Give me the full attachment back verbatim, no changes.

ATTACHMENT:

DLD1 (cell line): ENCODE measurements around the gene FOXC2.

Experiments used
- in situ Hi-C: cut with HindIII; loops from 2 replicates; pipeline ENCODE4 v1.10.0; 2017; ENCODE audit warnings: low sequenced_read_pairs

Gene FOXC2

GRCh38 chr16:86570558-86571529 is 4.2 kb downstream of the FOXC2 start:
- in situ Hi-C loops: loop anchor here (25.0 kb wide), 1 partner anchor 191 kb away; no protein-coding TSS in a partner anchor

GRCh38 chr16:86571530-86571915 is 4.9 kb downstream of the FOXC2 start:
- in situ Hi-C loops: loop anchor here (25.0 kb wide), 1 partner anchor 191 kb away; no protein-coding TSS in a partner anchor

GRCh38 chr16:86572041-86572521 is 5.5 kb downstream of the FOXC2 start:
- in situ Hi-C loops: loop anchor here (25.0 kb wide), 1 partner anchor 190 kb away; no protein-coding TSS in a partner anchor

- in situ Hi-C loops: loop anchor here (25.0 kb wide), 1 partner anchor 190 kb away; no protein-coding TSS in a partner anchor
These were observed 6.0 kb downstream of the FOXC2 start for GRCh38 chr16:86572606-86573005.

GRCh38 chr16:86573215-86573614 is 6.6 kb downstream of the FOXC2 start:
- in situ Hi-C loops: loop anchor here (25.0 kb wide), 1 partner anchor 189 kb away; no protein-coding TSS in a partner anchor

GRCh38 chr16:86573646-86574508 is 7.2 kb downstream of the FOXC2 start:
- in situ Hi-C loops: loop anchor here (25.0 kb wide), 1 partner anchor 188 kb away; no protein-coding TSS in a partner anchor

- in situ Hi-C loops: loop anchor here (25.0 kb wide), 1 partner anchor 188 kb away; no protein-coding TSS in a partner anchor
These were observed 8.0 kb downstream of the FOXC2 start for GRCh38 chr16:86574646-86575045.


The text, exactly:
DLD1 (cell line): ENCODE measurements around the gene FOXC2.

Experiments used
- in situ Hi-C: cut with HindIII; loops from 2 replicates; pipeline ENCODE4 v1.10.0; 2017; ENCODE audit warnings: low sequenced_read_pairs

Gene FOXC2

GRCh38 chr16:86570558-86571529 is 4.2 kb downstream of the FOXC2 start:
- in situ Hi-C loops: loop anchor here (25.0 kb wide), 1 partner anchor 191 kb away; no protein-coding TSS in a partner anchor

GRCh38 chr16:86571530-86571915 is 4.9 kb downstream of the FOXC2 start:
- in situ Hi-C loops: loop anchor here (25.0 kb wide), 1 partner anchor 191 kb away; no protein-coding TSS in a partner anchor

GRCh38 chr16:86572041-86572521 is 5.5 kb downstream of the FOXC2 start:
- in situ Hi-C loops: loop anchor here (25.0 kb wide), 1 partner anchor 190 kb away; no protein-coding TSS in a partner anchor

- in situ Hi-C loops: loop anchor here (25.0 kb wide), 1 partner anchor 190 kb away; no protein-coding TSS in a partner anchor
These were observed 6.0 kb downstream of the FOXC2 start for GRCh38 chr16:86572606-86573005.

GRCh38 chr16:86573215-86573614 is 6.6 kb downstream of the FOXC2 start:
- in situ Hi-C loops: loop anchor here (25.0 kb wide), 1 partner anchor 189 kb away; no protein-coding TSS in a partner anchor

GRCh38 chr16:86573646-86574508 is 7.2 kb downstream of the FOXC2 start:
- in situ Hi-C loops: loop anchor here (25.0 kb wide), 1 partner anchor 188 kb away; no protein-coding TSS in a partner anchor

- in situ Hi-C loops: loop anchor here (25.0 kb wide), 1 partner anchor 188 kb away; no protein-coding TSS in a partner anchor
These were observed 8.0 kb downstream of the FOXC2 start for GRCh38 chr16:86574646-86575045.